traveling. tolls

Hold My Hand *Requested”

Daryl Dixon x Reader

Warnings: Fluff

Words: 400

After the farm fell the group was on the road constantly. You were lucky if you were able to stay in a house for more than two days. This constant traveling was taking its toll on everyone. The group was able to find a warehouse that looked safe enough, but it wasn’t somewhere you could really settle down. Hopefully you would be able to find something permanent soon. Once the warehouse was cleared, Rick said that we should go on a quick run for some food. You were so tired and the last thing you wanted to do was go on a run, but you knew it needed to get done.


You and Daryl were at the front of the group, chuckling at each other. It was rare to see Daryl smiling, let alone laughing and the fact that you were able to do that filled you with happiness. To your surprise Daryl took hold of your hand, making you look up at him and smirk a bit. He gave you a quick wink and squeezed your hand a little. You rested your head against his shoulder for a little while as you kept walking.

“Check it out.” T-dog said to the rest of the group, pointing to you and Daryl. “Hey Maggie do you remember when-” You were about to ask something, but you turned around and saw everyone laughing at you. “What?” You asked, confused. Maggie put her hand up to her mouth to try and hide her smile, then nodded towards your and Daryl’s hands laced together. “(Y/N) and Daryl sitting in a tree K-I-S-S-I-N-G.” Carl sang, with a wide smile on his face. Daryl turned around and narrowed his eyes at Carl, who stopped singing when he noticed the pissed off look on his face. “Aww, that’s so sweet.” Carol said. “What a bunch of fuckin’ infants.” Daryl mumbled under his breath and dropped your hand, walking a little faster ahead of you.

“You guys are the worst.” You said shaking your head at them, but couldn’t help the laugh that escaped. “Oh come on, that was so cute.” Maggie said. Maybe there was a mushy side to your big bad hunter.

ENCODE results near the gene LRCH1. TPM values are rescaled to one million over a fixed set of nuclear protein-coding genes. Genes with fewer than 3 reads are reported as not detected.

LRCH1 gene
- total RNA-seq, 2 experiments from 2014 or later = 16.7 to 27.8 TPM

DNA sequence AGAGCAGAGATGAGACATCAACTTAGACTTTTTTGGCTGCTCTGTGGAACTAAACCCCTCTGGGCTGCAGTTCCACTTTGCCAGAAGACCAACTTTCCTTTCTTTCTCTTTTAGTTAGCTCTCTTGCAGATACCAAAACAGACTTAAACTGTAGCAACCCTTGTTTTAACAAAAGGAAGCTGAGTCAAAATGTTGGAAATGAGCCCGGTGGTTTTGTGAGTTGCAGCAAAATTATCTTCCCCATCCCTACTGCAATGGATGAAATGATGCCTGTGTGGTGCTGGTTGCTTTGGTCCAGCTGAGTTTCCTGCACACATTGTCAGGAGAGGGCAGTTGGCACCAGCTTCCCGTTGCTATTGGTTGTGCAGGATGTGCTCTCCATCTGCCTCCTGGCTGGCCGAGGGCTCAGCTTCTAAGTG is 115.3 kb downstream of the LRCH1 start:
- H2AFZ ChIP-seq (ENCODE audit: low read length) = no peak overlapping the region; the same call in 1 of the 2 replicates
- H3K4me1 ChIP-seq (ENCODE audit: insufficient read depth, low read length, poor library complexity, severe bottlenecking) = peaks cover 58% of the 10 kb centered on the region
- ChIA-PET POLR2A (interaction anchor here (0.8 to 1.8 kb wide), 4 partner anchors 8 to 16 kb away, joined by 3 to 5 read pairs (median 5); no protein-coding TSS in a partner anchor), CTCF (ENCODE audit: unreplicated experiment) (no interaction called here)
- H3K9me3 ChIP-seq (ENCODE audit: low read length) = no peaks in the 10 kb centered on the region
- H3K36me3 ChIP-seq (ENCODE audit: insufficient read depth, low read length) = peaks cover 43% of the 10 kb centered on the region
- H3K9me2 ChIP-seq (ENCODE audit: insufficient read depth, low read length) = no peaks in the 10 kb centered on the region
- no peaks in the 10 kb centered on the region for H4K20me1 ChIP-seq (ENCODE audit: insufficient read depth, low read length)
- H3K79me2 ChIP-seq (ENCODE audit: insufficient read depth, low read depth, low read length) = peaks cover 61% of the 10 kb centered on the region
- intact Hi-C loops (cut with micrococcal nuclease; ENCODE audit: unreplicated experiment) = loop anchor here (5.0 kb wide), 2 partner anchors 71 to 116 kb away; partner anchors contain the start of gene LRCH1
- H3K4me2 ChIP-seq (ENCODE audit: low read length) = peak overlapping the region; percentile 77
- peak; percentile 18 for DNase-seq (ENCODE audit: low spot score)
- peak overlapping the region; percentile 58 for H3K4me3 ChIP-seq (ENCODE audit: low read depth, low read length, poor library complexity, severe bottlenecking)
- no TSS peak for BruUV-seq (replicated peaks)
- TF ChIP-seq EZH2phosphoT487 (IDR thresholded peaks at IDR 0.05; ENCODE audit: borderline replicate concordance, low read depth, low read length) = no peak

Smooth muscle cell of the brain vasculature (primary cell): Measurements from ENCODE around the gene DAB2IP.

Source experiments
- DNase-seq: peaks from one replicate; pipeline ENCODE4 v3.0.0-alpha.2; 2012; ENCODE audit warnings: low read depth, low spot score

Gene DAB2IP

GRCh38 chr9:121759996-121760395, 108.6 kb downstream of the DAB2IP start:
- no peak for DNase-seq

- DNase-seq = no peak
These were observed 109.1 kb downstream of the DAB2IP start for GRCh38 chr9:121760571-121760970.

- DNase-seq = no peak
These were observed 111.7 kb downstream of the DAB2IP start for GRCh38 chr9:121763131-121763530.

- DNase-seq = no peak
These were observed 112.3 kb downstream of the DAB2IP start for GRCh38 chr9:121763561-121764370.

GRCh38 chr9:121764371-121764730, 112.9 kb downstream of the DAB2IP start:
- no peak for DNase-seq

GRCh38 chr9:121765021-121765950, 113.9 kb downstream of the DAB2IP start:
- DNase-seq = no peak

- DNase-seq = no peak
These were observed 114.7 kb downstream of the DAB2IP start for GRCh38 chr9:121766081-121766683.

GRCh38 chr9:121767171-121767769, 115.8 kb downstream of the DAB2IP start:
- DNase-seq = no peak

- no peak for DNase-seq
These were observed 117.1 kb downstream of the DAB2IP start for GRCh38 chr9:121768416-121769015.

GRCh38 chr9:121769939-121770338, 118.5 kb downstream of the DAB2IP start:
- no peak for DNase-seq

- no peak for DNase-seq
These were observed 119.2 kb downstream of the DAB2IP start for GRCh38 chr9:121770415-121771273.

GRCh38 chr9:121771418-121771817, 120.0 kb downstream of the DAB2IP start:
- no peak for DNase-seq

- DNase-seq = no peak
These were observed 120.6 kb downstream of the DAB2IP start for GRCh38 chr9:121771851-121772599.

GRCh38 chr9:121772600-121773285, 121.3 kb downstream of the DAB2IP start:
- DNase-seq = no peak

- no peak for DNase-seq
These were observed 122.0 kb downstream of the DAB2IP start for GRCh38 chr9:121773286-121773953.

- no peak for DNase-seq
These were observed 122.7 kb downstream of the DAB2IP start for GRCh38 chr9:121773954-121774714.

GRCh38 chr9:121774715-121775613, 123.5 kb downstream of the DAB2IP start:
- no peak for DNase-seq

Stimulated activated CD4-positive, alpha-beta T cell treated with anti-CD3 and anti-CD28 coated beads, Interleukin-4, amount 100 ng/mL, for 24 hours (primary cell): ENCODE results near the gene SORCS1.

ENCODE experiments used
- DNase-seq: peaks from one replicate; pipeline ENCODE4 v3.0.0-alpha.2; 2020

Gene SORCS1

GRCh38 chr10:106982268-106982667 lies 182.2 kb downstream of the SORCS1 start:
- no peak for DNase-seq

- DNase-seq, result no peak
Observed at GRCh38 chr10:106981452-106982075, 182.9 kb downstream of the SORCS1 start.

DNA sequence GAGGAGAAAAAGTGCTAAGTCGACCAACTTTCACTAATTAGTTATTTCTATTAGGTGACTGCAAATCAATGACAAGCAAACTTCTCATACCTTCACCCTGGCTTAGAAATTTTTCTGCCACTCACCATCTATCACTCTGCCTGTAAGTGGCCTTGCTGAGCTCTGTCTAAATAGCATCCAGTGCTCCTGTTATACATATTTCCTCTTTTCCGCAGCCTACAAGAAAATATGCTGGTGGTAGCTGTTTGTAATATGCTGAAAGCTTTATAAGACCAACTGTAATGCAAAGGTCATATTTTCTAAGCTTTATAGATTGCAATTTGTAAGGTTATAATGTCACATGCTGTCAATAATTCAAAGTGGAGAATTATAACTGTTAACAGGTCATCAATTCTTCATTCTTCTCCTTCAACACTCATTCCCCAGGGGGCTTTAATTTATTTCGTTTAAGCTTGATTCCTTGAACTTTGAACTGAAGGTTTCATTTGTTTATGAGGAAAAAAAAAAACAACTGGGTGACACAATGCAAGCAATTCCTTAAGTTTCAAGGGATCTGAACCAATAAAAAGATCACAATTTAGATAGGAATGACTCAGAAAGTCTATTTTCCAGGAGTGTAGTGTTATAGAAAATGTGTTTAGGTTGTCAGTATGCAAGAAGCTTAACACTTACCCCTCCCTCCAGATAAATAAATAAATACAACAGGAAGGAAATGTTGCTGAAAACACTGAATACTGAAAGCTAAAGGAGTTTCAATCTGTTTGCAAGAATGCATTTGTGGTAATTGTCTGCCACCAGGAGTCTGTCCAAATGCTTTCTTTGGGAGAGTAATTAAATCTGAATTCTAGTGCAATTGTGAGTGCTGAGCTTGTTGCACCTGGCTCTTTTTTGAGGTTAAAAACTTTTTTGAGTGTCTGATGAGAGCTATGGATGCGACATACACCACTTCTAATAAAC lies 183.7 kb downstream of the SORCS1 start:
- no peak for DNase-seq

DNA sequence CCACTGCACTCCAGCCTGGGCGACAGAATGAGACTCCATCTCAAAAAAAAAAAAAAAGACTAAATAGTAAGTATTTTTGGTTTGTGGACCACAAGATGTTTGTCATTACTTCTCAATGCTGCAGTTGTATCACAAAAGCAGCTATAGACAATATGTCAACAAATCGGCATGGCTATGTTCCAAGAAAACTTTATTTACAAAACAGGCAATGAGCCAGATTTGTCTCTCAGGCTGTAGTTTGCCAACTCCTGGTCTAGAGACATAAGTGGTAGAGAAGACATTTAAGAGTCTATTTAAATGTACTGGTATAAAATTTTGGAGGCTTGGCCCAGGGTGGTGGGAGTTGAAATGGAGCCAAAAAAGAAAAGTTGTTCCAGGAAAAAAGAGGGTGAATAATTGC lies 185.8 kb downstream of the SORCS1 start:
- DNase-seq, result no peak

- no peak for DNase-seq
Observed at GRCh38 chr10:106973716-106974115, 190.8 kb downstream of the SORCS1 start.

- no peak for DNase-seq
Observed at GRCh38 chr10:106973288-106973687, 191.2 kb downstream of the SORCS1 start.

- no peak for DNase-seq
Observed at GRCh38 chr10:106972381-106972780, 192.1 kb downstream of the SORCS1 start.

Hi guys! Sorry this is so short, I didn’t really know how to finish it. Hope you liked it though!

tags: @libby822 @deeindarkwonderland

What would it take to survive in space?

Prolonged space travel takes a severe toll on the human body. As we seriously consider the human species becoming space-faring, a big question stands. Even if we break free from Earth’s orbit and embark on long-duration journeys among the stars, can we adapt to the extreme environments of space?

Without an atmospheric barrier and a magnetic field like Earth’s, most planets and moons are bombarded with dangerous subatomic particles, like ionizing radiation. 

These particles can pass through nearly anything and would cause potentially cancerous DNA damage to space explorers. So, to survive as a species during space travel, we’d have to develop methods to quickly program protective abilities into ourselves. A beta version of these methods is gene therapy, which we can currently use to correct genetic diseases.

Now, what if we could turn the tables on radiation? Human skin produces a pigment called melanin that protects us from the filtered radiation on Earth.

Melanin exists in many forms across species, and some melanin-expressing fungi use the pigment to convert radiation into chemical energy. Instead of trying to shield the human body, or rapidly repair damage, we could potentially engineer humans to adopt and express these fungal, melanin-based energy-harvesting systems. They’d then convert radiation into useful energy while protecting our DNA. This sounds pretty sci-fi, but may actually be achievable with current technology.